A few days ago, a representative from the NSPCC knocked on my door and began telling myself and my housemate about a new scheme they were running which involved visiting primary schools across the country and informing pupils about the signs of abuse and how to get help if they were a victim of this. They had also set up a telephone service for children to call if they wanted to talk to someone about their experiences. To facilitate this, the NSPCC were looking to recruit members of the public into signing up to give monthly donations. The pitch that we were given went like this:
NSPCC worker: I’m sure you will agree that child abuse is absolutely horrific, which is why we have put this initiative in place. However, a problem that we are having is limited funding. Having already been through the trauma of abuse and plucked up the courage the contact someone about it, I’m sure that you, like me, would hate to think of these children trying to get through to our telephone centres only for there to be no one on the other end to take their call. All we ask is that you give us some non-personal information so that we can sign you up to a donation scheme which will cost just £2 a month and which you can opt out of whenever you want.
Us: We agree that this is a very serious issue and would gladly donate. However, as we are students who are not currently earning a regular salary, it is not feasible for us to sign up to something where money will be taken out of our accounts on a regular basis. Is it possible for us to donate online?
NSPCC worker: It is possible, however, payments which are made online are processed much more slowly than direct debit payments. This makes it much more difficult for us to be able to access the money when we need it. If we do not receive enough donations, it is likely that the NSPCC will go bankrupt and be forced to close and then all of our efforts to help these children would be redundant.
This exchange is an example of a guilt appeal on the part of the NSPCC worker. Such appeals work by invoking a sense of responsibility for a negative situation, which creates a desire to remedy the situation in order to relieve this guilt. This was demonstrated in a study by Carlsmith and Gross (1969), in which 40 students either were or were not made to believe that they had delivered painful shocks to another participant, a confederate, as part of a learning task. The confederate then made a request, which involved asking the participant to make some phone calls as part of a campaign to save the endangered redwoods species. There were four conditions. In the control condition, the learner made the request to the participant acting as the ‘teacher’ with no mention of the electric shocks. In the restitution condition, the learner made the request after the teacher had just delivered nine electric shocks. In the generalized guilt condition, the request was made by a witness to the shocks and in the sympathy condition, the learner made the request to the participant who had witnessed, but not personally delivered the shocks.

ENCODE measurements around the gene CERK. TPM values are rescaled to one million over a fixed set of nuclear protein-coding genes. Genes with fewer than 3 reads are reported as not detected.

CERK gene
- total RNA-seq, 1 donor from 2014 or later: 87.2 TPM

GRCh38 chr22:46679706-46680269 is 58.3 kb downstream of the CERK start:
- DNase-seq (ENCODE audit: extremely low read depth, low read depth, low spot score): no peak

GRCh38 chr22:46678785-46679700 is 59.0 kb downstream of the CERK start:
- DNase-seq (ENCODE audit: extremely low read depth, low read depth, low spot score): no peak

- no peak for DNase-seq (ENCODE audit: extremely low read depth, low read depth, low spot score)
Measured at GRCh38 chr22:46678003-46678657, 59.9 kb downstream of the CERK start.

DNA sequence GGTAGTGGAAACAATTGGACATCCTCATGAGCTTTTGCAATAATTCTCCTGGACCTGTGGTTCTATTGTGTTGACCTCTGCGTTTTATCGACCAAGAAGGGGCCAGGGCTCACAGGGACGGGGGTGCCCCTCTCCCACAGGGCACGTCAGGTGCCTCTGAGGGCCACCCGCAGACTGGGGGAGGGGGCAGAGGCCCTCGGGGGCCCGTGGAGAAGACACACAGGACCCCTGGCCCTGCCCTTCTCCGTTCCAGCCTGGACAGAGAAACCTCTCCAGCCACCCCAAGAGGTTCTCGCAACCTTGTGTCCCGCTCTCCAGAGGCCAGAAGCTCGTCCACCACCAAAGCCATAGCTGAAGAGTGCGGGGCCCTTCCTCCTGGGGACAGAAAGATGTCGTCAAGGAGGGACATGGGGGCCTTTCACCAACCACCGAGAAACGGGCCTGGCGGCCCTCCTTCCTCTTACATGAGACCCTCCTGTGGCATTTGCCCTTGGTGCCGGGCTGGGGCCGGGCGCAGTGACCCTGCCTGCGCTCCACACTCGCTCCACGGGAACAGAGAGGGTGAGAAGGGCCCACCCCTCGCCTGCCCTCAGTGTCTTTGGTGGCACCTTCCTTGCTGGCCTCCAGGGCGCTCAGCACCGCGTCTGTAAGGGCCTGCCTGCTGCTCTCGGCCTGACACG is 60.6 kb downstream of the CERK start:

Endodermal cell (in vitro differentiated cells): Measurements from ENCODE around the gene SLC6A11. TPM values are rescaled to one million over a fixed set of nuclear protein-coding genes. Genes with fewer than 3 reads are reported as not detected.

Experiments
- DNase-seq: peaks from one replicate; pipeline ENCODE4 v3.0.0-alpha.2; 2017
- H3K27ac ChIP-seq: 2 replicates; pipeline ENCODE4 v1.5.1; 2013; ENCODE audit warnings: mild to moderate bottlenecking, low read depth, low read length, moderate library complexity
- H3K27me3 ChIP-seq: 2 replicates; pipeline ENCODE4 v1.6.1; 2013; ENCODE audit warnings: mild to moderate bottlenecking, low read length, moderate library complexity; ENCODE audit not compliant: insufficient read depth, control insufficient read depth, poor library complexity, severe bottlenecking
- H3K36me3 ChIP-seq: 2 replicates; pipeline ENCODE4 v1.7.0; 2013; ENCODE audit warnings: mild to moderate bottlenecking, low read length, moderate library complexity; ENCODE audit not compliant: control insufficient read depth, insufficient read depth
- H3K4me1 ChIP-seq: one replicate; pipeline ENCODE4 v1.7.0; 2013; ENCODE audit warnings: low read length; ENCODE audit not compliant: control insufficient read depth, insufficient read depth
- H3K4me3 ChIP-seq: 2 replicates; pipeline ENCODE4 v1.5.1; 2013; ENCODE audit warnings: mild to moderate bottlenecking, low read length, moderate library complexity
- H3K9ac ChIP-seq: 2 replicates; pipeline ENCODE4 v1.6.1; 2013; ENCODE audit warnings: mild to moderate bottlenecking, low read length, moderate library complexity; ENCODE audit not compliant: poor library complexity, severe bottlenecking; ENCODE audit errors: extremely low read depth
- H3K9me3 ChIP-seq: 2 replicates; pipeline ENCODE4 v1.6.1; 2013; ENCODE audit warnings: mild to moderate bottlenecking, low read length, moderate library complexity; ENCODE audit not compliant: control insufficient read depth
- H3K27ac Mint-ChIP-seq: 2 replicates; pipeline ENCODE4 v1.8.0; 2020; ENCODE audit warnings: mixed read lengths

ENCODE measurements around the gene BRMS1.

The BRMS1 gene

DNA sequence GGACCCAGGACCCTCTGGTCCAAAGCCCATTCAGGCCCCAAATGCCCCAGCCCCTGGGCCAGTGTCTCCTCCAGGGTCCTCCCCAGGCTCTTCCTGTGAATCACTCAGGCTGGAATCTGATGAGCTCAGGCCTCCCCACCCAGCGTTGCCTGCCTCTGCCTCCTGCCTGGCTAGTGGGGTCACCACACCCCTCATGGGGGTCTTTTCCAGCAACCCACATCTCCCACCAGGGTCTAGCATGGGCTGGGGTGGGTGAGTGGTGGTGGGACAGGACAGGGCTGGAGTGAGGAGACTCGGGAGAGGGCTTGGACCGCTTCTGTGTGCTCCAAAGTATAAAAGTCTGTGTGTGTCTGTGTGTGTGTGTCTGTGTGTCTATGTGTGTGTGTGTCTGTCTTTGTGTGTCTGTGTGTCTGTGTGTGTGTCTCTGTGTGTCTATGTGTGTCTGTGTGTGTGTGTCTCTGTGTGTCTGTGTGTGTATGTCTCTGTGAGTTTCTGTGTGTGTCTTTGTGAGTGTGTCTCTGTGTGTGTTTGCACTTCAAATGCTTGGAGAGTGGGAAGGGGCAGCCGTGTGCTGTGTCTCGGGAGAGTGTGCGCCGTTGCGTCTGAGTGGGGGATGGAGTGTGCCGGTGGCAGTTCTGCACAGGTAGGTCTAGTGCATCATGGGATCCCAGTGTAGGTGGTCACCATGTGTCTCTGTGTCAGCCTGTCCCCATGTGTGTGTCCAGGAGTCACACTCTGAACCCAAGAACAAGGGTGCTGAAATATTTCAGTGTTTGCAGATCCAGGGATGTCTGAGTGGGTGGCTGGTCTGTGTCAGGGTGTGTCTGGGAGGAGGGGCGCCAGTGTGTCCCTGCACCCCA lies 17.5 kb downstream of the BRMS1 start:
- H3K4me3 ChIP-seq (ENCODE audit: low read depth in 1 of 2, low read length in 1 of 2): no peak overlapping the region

The compliance to the confederate’s request is shown in the figure below, in terms of the number of phone calls subsequently made by the participant.
Figure 1: Compliance rates to the confederate’s request across control, sympathy, restitution and guilt conditions.
It is evident from these results that the highest rates of compliance came from the guilt condition, where participants were made to feel personally responsible for the learner’s suffering and made amends not to the learner himself but to someone else who had witnessed their actions. Although myself and my housemate were not personally responsible for the treatment of the children targeted in the NSPCC’s campaign, the words of the representative gave the impression that if we did not donate to the cause, we would be personally guilty of both leaving these children with no one to talk to and forcing the NSPCC to close down. In other words, by failing to perform a certain action we would incur implicit guilt. Arguably, these are the tactics that make charity appeals so successful – by invoking the threat of guilt if one refuses to help, which increases compliance by making individuals donate which subsequently removes this threat.
Carlsmith, J.M., & Gross, A.E. (1969). Some effects of guilt on compliance. Journal of Personality and Social Psychology, 3, 232-239.